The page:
Lesson Explainer: Vector Subtraction | Nagwa Lesson Explainer: Vector Subtraction | Nagwa

Lesson Explainer: Vector Subtraction Physics

In this explainer, we will learn how to subtract one vector from another in two dimensions, using both graphical and algebraic methods.

Consider the vectors 𝐴 and 𝐵 shown on the grid below.

Recall that we can work out the result of 𝐴+𝐵 graphically by moving vector 𝐵 so that the “tail” of vector 𝐵 is positioned at the “tip” of vector 𝐴. This is shown on the grid below, and the result of adding the two vectors is 𝑉.

But what would the result of subtracting  𝐵 from 𝐴 be? What would the result of 𝐴𝐵 be?

Recall that the negative of a vector is a vector that has the same magnitude but the opposite direction. The diagram below shows a vector, 𝐵, and its negative, 𝐵.

With ordinary numbers, subtracting a number is the same as adding the negative of that number. So, for example, 124 is the same as 12+(4).

The same is true of vectors: 𝐴𝐵 is the same as 𝐴+𝐵.

So, we can subtract one vector from another by first finding the negative of the vector we want to subtract and then adding the two vectors.

Going back to the first diagram, let’s change 𝐵 to 𝐵.

We can now simply add these two vectors together by placing the tail of 𝐵 on the tip of 𝐴. The result is vector 𝑉 shown on the grid below.

This is one way of subtracting vectors graphically, but there is another way, which is generally faster. Consider again the two vectors 𝐴 and 𝐵, shown on the grid below.

The result of 𝐴𝐵 is a vector that goes from the tip of the second vector (in this case 𝐵) to the tip of the first vector (in this case 𝐴). This is vector 𝑉, shown on the grid below.

If we think of vectors 𝐴 and 𝐵 as being position vectors of points 𝐴 and 𝐵, then the result of 𝐴𝐵 can be thought of as a vector that goes “from  𝐵  to  𝐴”, as shown below.

Notice that, because of this, the result of 𝐴𝐵 is not equal to the result of 𝐵𝐴. The result of 𝐵𝐴 is a vector that goes from 𝐴 to 𝐵, as shown below.

As we can see from the diagram, changing the order of the two vectors in the subtraction produces the negative result. We can write this algebraically as 𝐵𝐴=𝐴𝐵.

Example 1: Subtracting Vectors Graphically

The diagram shows seven vectors: 𝐴, 𝐵, 𝑃, 𝑄, 𝑅, 𝑆, and 𝑇.

  1. Which of the vectors is equal to 𝐴𝐵?
  2. Which of the vectors is equal to 𝐵𝐴?

Answer

Part 1

Recall that we can find the result of 𝐴𝐵 by drawing a vector that goes from the tip of the second vector, 𝐵, to the tip of the first vector, 𝐴. This is shown on the grid below.

Comparing this to the other vectors shown in the diagram in the question, we see that the result of 𝐴𝐵 corresponds to vector 𝑄.

Part 2

Recall that when we reverse the order of the vectors in a vector subtraction, we get the negative result. Expressed algebraically, 𝐵𝐴=𝐴𝐵.

So, we can use our answer from part 1 to quickly work out the answer to this part. If 𝐴𝐵=𝑄, then 𝐵𝐴=(𝑄)𝐵𝐴=𝑄.

Looking back to the diagram in the question, we can see that the vector that is the negative of vector 𝑄 is vector 𝑆.

Example 2: Subtracting Vectors Graphically

Which of the vectors, 𝑃, 𝑄, 𝑅, 𝑆, or 𝑇, shown in the diagram is equal to 𝐴𝐵?

Answer

Recall that we can find the result of 𝐴𝐵 by drawing a vector that goes from the tip of the second vector, 𝐵, to the tip of the first vector, 𝐴. This is shown on the grid below.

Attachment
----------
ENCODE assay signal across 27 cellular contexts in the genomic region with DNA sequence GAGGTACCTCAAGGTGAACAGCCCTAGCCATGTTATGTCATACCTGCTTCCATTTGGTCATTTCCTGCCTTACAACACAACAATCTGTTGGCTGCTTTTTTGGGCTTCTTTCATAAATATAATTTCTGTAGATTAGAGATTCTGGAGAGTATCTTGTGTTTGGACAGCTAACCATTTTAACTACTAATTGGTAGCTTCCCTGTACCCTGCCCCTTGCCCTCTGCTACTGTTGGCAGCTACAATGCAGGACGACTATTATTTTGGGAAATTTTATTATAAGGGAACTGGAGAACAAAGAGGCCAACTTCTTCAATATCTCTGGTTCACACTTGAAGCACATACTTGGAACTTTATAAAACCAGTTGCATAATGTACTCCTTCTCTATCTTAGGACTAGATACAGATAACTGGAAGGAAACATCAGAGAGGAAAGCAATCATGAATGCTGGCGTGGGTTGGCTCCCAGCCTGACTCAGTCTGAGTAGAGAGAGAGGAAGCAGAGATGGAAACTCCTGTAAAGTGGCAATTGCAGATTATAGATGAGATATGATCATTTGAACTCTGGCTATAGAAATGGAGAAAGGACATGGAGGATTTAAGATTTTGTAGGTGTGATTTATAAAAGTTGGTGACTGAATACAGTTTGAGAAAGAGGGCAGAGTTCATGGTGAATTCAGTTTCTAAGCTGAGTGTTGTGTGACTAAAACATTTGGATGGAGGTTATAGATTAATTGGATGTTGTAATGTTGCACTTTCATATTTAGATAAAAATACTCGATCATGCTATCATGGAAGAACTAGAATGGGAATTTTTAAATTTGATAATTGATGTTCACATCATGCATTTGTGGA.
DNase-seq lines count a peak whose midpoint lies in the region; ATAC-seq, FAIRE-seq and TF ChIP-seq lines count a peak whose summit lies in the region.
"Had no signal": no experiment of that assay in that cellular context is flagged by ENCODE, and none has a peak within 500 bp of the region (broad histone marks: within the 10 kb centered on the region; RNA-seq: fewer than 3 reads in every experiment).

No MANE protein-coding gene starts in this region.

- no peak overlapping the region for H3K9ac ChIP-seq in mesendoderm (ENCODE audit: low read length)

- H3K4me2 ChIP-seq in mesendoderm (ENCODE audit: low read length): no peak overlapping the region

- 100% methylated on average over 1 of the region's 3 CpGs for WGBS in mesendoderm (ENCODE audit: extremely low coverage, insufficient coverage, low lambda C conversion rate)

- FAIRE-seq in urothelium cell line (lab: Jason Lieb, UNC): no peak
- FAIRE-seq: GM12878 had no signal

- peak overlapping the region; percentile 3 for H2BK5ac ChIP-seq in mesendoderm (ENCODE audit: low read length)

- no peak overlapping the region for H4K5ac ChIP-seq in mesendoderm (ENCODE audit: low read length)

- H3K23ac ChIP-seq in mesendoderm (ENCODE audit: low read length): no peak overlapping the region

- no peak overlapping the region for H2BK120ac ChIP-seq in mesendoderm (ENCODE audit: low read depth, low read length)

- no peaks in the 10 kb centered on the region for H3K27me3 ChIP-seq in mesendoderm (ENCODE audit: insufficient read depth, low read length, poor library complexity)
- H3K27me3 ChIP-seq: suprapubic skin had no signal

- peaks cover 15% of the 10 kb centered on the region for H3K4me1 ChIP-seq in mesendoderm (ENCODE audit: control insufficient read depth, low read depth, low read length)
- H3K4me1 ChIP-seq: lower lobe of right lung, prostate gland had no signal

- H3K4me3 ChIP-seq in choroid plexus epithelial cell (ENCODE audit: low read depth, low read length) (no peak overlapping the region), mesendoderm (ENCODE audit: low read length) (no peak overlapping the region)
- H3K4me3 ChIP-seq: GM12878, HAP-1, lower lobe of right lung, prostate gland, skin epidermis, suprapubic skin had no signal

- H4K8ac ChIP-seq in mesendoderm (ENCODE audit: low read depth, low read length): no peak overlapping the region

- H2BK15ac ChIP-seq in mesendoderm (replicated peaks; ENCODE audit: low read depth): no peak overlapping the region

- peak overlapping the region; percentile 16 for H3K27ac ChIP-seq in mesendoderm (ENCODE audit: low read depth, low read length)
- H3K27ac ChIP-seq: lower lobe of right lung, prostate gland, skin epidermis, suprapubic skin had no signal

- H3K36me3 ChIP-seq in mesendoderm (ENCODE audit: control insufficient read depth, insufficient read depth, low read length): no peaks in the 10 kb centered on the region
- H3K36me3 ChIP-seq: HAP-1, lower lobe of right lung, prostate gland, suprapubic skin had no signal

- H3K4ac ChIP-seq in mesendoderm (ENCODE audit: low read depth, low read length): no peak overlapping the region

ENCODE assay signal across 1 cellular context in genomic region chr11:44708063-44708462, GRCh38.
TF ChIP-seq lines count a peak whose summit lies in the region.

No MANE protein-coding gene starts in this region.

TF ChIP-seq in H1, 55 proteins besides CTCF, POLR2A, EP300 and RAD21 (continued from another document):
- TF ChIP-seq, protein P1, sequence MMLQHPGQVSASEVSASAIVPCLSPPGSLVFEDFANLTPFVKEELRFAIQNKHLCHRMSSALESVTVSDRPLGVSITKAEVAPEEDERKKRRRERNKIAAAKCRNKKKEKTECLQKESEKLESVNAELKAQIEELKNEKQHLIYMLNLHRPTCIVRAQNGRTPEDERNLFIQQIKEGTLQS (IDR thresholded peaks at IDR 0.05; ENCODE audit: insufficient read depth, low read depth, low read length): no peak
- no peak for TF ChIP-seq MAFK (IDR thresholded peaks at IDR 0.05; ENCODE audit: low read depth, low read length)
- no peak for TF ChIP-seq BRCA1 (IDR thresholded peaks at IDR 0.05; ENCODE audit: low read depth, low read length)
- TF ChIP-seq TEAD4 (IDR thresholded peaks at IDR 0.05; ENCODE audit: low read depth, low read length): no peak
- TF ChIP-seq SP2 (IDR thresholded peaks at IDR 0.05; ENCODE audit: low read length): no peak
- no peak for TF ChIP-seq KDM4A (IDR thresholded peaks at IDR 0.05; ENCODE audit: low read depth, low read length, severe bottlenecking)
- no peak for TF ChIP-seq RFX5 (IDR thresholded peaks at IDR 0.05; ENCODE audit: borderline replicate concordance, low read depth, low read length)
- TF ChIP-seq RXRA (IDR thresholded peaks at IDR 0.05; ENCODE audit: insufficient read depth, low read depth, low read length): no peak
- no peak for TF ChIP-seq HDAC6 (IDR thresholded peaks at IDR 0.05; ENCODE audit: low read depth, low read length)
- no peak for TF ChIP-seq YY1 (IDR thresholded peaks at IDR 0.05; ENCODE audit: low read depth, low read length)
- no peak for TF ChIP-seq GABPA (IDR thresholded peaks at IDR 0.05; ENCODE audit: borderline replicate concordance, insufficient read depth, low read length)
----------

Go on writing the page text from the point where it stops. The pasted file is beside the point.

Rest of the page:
Comparing this to the other vectors shown in the diagram in the question, we see that the result of 𝐴𝐵 corresponds to vector 𝑃.

So far, we have looked at how to subtract vectors graphically, but we can also do this algebraically.

Recall that any vector 𝐴 can be represented as a sum of multiples of unit vectors along the 𝑥 and 𝑦 axes. If the horizontal component of 𝐴 is 𝐴, the vertical component of 𝐴 is 𝐴, 𝑖 is a unit vector along the 𝑥-axis, and 𝑗 is a unit vector along the 𝑦-axis, then 𝐴=𝐴𝑖+𝐴𝑗.

Similarly, if we say that 𝐵=𝐵𝑖+𝐵𝑗, then 𝐴𝐵=𝐴𝑖+𝐴𝑗𝐵𝑖+𝐵𝑗.

If we expand out the brackets, we get 𝐴𝐵=𝐴𝑖+𝐴𝑗𝐵𝑖𝐵𝑗.

We can then gather like terms to get 𝐴𝐵=(𝐴𝐵)𝑖+𝐴𝐵𝑗.

So, if we know the components of two vectors, we can use this formula to subtract one vector from the other, and get the components of the resulting vector.

Example 3: Subtracting Two Vectors given Their Components

Consider the two vectors 𝐴 and 𝐵, where 𝐴=8𝑖+10𝑗 and 𝐵=3𝑖+2𝑗. Calculate 𝐴𝐵.

Answer

We can use the formula 𝐴𝐵=(𝐴𝐵)𝑖+𝐴𝐵𝑗 to find the result of 𝐴𝐵, where 𝐴 and 𝐵 are the horizontal components of the two vectors and 𝐴 and 𝐵 are the vertical components of the two vectors.

Substituting in the values given in the question, we get 𝐴𝐵=(83)𝑖+(102)𝑗𝐴𝐵=5𝑖+8𝑗.

The result of 𝐴𝐵 is 5𝑖+8𝑗.

Example 4: Subtracting Two Vectors given Their Components

Consider the two vectors 𝐴 and 𝐵. 𝐴=4𝑖9𝑗 and 𝐵=1𝑖12𝑗. Which of the five vectors shown in the diagram is equal to 𝐴𝐵?

Answer

In this question, we have to work out the result of the vector subtraction algebraically and then identify the resulting vector in the diagram.

We can use the formula 𝐴𝐵=(𝐴𝐵)𝑖+𝐴𝐵𝑗 to find the result of 𝐴𝐵, where 𝐴 and 𝐵 are the horizontal components of the two vectors and 𝐴 and 𝐵 are the vertical components of the two vectors.

Substituting in the values given in the question, we get 𝐴𝐵=(41)𝑖+((9)(12))𝑗𝐴𝐵=(41)𝑖+(9+12)𝑗𝐴𝐵=3𝑖+3𝑗.

The result of 𝐴𝐵 is 3𝑖+3𝑗. Looking at the diagram, we can see that this corresponds to vector 𝑄.

Key Points

  • For two vectors 𝐴 and 𝐵, we can work out the result of 𝐴𝐵 graphically by first finding the negative of 𝐵 and then simply adding it to 𝐴.
  • Another way we can think about doing vector subtraction graphically is to draw a new vector that goes from the “tip” of vector 𝐵 to the “tip” of vector 𝐴.
  • If we are given 𝐴 and 𝐵 in component form, we can use the formula 𝐴𝐵=(𝐴𝐵)𝑖+𝐴𝐵𝑗 to find the result of 𝐴𝐵.

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